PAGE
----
However, the report warns: “Children and families have said that, in reality, many of these requests for money do not feel voluntary, with frequent reminders and prompts being sent until the payment is made.”

Worse still, this pressure is also being placed onto children via “reminders” in the classroom, in front of their peers.

The short notice period for trips or visits is also a barrier, as low-income families often need time to organise the funds required. And trips or visits with limited places – often offered on a first-come, first-served basis – benefit richer families who have money readily available to pay quickly.

School uniform

The report warns: “In some schools, unnecessarily costly uniform policies conversely add to the pressures and stigma that families, children, and young people face.

“Rather than alleviating stress, unaffordable uniform requirements can pose a barrier to learning for students who sometimes receive sanctions and miss time in lessons for incorrect uniform.”

New statutory school uniform guidance, much of which must be adhered to by September this year, states that schools must keep branded uniform items “to a minimum”, limiting their use to “low-cost or long-lasting items”.

Recommendations for schools and Westminster

The report asks schools to redouble their efforts to “plan all teaching, events and activities with affordability and accessibility in mind”, including removing or minimising charging for school-related activities.

Part of this work should include a review of current school costs to establish the “cost of full participation in school life”. The report adds: “Monitor participation in all parts of school life to identify children who may be missing out on opportunities. Use available data to understand patterns in children’s uptake of opportunities.”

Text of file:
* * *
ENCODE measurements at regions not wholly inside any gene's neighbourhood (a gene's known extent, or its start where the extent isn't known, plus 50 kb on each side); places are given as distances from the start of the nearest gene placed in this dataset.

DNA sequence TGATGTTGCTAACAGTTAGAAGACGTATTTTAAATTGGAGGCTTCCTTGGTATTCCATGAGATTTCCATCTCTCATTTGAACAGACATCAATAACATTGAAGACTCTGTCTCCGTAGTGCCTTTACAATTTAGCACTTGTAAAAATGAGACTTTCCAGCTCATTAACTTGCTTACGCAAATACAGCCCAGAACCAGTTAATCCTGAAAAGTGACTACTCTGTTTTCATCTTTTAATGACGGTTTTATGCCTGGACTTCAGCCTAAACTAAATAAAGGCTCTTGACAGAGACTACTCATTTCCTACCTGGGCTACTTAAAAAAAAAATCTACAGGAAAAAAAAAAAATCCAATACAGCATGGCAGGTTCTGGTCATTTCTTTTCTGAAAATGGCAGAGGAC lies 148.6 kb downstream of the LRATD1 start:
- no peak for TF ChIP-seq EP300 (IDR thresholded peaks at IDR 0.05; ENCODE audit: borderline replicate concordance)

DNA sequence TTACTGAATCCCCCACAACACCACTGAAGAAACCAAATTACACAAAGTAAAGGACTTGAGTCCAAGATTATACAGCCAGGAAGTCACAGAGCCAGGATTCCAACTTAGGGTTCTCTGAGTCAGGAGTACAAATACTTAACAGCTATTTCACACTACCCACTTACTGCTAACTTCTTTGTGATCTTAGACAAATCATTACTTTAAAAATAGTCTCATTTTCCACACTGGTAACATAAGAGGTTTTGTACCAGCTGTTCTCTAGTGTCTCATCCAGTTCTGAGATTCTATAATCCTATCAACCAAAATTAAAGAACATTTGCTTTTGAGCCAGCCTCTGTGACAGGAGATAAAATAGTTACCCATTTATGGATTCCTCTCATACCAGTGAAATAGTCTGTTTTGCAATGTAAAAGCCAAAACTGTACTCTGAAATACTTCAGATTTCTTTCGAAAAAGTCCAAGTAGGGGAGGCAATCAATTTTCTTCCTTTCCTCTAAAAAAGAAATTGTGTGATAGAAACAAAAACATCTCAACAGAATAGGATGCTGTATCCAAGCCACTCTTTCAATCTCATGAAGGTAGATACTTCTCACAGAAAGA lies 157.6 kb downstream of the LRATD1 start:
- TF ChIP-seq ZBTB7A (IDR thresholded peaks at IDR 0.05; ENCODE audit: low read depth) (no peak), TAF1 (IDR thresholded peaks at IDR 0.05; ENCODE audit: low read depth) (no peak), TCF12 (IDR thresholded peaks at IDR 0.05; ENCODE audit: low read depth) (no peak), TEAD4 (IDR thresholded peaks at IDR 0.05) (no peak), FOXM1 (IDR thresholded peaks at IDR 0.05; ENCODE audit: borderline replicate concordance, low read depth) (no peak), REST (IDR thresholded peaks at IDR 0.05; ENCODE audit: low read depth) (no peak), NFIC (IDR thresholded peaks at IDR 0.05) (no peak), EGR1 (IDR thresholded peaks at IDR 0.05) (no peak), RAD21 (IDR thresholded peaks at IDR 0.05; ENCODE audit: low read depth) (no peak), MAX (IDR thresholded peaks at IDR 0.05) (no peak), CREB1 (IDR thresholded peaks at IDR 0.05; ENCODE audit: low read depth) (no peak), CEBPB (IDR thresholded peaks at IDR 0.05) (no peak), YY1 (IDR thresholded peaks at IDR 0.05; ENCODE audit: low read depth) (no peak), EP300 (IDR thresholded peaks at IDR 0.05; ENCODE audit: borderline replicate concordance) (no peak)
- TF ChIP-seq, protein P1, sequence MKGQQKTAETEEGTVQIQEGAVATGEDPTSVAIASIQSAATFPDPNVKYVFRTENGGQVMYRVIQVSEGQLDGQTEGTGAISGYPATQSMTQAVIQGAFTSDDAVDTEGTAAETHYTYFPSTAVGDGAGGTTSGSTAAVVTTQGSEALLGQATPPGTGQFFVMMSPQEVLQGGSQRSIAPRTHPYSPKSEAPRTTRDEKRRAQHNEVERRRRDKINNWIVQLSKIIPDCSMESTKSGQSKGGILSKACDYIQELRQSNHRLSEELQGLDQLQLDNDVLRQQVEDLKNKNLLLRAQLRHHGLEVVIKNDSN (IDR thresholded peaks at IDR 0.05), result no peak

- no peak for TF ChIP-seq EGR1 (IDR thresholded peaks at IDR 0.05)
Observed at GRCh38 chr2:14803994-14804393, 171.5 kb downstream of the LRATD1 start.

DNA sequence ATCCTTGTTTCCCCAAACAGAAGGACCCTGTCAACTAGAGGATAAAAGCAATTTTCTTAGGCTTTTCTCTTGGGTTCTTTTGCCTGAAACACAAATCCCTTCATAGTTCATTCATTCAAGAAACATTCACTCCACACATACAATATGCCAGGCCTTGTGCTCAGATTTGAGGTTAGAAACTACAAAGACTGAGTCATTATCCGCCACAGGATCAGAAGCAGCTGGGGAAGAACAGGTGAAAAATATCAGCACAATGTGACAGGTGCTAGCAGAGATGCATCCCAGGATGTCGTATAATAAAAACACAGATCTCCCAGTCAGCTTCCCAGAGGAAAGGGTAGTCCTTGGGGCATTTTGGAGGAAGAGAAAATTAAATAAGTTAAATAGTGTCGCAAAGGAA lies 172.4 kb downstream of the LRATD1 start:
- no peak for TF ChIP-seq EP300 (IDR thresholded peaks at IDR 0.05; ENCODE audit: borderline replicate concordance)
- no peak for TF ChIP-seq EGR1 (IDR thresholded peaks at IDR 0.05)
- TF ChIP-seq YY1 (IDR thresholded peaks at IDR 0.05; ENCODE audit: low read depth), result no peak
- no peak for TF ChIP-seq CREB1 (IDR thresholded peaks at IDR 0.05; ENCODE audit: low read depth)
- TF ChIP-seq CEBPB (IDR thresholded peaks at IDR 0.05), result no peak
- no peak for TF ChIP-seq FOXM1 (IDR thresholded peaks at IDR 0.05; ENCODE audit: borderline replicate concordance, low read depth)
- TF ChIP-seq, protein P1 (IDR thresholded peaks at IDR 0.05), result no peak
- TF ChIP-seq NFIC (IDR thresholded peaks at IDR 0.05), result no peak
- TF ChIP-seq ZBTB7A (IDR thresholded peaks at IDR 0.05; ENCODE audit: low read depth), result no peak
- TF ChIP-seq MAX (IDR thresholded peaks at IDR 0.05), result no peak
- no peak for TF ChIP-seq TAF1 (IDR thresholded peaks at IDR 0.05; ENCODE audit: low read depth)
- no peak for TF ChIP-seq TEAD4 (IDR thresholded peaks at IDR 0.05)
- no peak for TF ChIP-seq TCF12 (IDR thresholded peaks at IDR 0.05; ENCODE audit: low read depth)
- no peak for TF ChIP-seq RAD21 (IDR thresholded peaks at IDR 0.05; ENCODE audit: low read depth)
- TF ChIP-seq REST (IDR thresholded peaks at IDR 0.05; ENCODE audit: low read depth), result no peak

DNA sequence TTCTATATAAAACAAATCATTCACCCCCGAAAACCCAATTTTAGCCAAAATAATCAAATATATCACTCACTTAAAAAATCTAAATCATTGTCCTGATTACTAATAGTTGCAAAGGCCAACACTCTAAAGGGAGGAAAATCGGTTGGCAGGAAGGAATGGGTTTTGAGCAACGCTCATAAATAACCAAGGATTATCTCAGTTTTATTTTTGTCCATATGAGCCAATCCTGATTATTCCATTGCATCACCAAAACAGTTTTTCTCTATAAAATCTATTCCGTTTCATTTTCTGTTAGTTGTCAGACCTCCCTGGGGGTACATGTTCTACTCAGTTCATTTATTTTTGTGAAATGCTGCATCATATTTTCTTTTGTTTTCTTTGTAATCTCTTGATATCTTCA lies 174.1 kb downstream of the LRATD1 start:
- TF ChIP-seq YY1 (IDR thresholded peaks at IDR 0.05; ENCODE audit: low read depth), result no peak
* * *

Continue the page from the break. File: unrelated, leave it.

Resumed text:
The report adds: “Provide meaningful opportunities for pupils and families to give feedback on their experience of school with a focus on school costs.”

It also advises: “Consider how to spread out costs over the course of a school year so that requests for contributions and payments are not concentrated for families.” CPAG has produced a Cost of the School Day Calendar resource to help schools with this work.

At a national level, the report urges ministers to recognise the impact that school-related costs have on children’s ability to learn. It wants to see better funding for schools in order to remove all “curriculum-related costs” as well as a move to universal free school meals for school-aged children in England. It also asks for funding for local authorities to establish grants to help families with costs such as school clothing or subsidies for trips.

The issue of child poverty and the role of schools – including how we can break down barriers to FSM up-take – was discussed during a recent episode of the SecEd Podcast (2021) from Headteacher Update's sister magazine. One of the guests in that episode, Kate Anstey, is the cost of the school day lead at CPAG.